This is the end, you pulled the trigger and this is how it ends. You go down long enough, you hit the bottom at some point, it’s only a matter of time. This is your time. You asked for it. This is what you wanted, to get out of here one way or another. This is one way, one of many and this one is yours.
I want my brother with me right now to help me with what to say and what to do. Three criminal convictions, he knows what to say and what not to say. What’s this brown stuff in my pockets? Don’t know, found it on the road. Brilliant.
Anton is awake too. The brown tatters in our pockets is bad enough. What’s worse is the syringe, he has a syringe wrapped in a towel in his bag.
The man who drove us here, he’s outside. He holds a police uniform folded over his left arm and stands next to the car waiting for us to get out. We step outside and I sweep the car park with my eyes for a way out of here. The car park is behind a concrete wall with an iron gate and an iron door. The gate is locked and the door, I don’t know about the door.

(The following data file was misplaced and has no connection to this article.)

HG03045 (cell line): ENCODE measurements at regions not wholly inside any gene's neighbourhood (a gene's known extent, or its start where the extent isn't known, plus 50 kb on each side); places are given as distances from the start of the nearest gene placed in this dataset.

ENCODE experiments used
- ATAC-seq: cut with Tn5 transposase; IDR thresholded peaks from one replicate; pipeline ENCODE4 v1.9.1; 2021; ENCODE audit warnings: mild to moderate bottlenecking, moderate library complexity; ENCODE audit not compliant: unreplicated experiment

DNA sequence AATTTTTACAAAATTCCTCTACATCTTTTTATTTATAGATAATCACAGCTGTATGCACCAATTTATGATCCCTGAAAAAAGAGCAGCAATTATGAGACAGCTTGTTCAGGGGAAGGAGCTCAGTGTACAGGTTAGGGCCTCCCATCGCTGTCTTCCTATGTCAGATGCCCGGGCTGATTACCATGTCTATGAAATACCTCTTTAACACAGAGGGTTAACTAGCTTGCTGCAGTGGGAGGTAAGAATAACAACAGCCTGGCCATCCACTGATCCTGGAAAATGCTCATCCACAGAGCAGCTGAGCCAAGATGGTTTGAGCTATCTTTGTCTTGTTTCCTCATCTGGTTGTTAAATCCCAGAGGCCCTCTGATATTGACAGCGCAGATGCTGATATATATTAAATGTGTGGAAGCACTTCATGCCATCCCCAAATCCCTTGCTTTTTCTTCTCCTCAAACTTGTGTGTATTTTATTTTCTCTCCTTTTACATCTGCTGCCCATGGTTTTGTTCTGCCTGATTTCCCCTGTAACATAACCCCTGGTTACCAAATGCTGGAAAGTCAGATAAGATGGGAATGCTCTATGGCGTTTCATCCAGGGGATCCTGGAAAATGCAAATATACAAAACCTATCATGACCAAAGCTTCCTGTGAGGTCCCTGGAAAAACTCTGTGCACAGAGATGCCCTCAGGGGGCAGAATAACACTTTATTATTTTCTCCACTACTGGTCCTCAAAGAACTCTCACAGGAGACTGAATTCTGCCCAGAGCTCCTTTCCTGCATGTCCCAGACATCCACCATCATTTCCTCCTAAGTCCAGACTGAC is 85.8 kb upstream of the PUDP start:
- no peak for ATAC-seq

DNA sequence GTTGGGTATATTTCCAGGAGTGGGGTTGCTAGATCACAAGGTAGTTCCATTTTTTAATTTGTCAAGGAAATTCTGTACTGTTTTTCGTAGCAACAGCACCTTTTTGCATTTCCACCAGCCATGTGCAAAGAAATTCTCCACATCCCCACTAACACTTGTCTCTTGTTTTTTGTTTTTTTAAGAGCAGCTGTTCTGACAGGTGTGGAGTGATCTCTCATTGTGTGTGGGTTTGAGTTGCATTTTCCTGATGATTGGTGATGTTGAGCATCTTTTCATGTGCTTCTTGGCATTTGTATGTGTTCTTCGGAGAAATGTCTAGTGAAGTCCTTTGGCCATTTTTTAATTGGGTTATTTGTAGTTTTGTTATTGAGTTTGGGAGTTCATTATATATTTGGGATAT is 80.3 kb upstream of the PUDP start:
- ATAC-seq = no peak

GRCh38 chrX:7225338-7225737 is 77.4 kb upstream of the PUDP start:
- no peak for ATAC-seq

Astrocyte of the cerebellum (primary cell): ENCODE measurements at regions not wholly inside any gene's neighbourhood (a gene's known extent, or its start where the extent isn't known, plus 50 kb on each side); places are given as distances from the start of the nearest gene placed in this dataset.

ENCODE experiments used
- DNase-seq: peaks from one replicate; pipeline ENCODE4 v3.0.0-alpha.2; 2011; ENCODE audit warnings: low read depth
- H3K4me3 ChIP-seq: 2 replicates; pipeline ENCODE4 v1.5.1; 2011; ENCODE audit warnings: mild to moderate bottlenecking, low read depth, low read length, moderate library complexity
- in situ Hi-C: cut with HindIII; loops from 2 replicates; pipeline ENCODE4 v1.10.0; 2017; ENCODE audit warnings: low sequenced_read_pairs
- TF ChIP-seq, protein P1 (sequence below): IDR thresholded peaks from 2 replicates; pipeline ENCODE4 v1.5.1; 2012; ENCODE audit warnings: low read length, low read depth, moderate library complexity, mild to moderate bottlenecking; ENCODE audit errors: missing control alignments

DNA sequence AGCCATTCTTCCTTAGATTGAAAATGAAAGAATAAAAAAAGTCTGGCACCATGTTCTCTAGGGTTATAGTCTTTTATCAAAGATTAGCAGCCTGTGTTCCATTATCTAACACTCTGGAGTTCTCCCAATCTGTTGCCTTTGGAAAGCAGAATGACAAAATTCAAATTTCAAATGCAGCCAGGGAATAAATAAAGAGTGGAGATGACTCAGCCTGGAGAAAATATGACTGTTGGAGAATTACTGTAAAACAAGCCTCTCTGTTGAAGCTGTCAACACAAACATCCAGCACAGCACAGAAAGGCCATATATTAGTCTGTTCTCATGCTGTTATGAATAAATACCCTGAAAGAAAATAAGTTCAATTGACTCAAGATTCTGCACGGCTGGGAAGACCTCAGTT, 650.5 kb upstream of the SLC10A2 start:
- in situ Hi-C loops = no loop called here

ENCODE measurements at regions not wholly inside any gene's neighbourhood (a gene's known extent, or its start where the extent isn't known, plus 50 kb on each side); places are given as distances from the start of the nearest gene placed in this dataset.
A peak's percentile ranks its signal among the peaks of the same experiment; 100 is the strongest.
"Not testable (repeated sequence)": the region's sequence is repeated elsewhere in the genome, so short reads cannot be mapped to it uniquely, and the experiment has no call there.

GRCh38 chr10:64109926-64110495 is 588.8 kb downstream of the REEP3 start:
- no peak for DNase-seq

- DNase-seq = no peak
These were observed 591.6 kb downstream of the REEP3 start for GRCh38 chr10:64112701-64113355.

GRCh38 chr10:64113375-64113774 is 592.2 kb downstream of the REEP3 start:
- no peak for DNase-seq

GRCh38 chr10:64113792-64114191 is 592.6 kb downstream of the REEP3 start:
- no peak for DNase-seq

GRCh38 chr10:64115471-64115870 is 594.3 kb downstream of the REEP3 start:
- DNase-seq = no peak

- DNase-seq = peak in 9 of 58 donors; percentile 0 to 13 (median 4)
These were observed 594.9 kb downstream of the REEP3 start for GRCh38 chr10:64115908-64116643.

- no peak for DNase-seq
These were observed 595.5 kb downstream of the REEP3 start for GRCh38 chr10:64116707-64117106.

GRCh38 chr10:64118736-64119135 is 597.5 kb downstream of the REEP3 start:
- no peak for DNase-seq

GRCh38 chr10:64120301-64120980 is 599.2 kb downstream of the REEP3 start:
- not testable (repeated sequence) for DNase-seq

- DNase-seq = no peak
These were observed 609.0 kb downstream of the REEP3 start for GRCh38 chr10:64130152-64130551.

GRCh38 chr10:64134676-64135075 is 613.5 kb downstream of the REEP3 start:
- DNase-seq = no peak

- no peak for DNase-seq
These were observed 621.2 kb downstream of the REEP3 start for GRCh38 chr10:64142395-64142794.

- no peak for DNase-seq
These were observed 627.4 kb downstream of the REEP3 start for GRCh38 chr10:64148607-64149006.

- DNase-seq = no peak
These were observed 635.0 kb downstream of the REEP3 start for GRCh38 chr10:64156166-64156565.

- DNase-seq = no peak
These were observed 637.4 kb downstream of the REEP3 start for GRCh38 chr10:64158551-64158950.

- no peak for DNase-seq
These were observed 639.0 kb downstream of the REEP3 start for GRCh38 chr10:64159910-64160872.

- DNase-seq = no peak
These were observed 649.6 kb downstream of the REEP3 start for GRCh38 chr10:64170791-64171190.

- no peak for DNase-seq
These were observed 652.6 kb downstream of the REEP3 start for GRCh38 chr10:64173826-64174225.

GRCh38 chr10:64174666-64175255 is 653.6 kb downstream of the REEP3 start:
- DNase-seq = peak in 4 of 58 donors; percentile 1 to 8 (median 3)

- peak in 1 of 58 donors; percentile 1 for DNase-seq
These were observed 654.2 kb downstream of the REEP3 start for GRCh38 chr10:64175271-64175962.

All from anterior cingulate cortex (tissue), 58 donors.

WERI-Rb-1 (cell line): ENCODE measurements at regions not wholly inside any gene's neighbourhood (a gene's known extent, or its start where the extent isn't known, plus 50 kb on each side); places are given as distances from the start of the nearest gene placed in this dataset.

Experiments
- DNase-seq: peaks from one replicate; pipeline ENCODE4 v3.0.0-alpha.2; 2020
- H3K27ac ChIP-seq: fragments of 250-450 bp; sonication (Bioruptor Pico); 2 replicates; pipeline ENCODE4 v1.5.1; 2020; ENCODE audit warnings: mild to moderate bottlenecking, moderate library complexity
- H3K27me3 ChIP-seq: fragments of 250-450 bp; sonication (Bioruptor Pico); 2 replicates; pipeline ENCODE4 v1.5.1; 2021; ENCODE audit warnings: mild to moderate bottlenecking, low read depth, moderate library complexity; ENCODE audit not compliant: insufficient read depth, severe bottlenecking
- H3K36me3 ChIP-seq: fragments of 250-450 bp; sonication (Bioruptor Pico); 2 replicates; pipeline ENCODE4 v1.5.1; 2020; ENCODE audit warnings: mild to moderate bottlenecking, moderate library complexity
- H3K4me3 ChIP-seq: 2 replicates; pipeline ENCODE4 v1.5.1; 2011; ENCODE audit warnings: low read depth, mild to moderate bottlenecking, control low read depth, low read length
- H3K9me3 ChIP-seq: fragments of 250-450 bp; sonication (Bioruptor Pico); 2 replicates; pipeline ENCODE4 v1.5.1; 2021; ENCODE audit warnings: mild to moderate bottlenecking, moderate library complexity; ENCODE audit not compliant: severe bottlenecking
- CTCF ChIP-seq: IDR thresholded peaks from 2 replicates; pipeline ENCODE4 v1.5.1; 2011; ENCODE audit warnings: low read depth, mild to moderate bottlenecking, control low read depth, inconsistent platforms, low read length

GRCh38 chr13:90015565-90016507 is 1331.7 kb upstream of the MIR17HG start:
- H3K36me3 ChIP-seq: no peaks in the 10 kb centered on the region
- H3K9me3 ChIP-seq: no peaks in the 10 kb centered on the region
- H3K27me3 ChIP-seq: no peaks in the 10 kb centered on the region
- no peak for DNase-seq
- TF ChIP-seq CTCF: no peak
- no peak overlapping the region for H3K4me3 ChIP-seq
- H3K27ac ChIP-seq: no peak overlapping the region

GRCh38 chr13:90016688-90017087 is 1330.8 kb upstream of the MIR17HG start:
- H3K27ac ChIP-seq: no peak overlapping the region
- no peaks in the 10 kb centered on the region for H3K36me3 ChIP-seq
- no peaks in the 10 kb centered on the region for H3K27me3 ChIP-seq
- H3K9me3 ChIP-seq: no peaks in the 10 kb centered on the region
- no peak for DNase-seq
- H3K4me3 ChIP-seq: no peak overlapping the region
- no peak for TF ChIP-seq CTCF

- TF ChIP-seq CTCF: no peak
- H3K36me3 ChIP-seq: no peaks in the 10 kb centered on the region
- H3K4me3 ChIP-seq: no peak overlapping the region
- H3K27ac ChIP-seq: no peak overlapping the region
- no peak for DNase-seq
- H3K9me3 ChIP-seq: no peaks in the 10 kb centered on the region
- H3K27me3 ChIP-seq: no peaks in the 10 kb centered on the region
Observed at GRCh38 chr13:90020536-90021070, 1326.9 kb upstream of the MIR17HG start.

The cop says, “Go through that door and turn left then walk until you come to an intersection. Ask for directions from there.”
We’re in Sochi standing in line to buy tickets on the Batumi train to Sukhumi. Sochi is the second home to me. I spend four months here every winter and can ride a bike to Sukhumi blindfolded.
Someone taps me on the shoulder. I turn around. Two cops, one is next to me, the other one is strategically at a distance in case we decide to run.
“Show me your identification document,” the one closer to me says.
I pull out my internal passport from the jeans back pocket and give it to him.
“Yours,” he says to Anton.
He goes through Anton’s passport first and then opens mine. He turns pages with a bored look on his face and stops browsing. I know how it’s going to end. Round two, you’re on.
“Where do you live?” he says.
He keeps his eyes buried in my passport.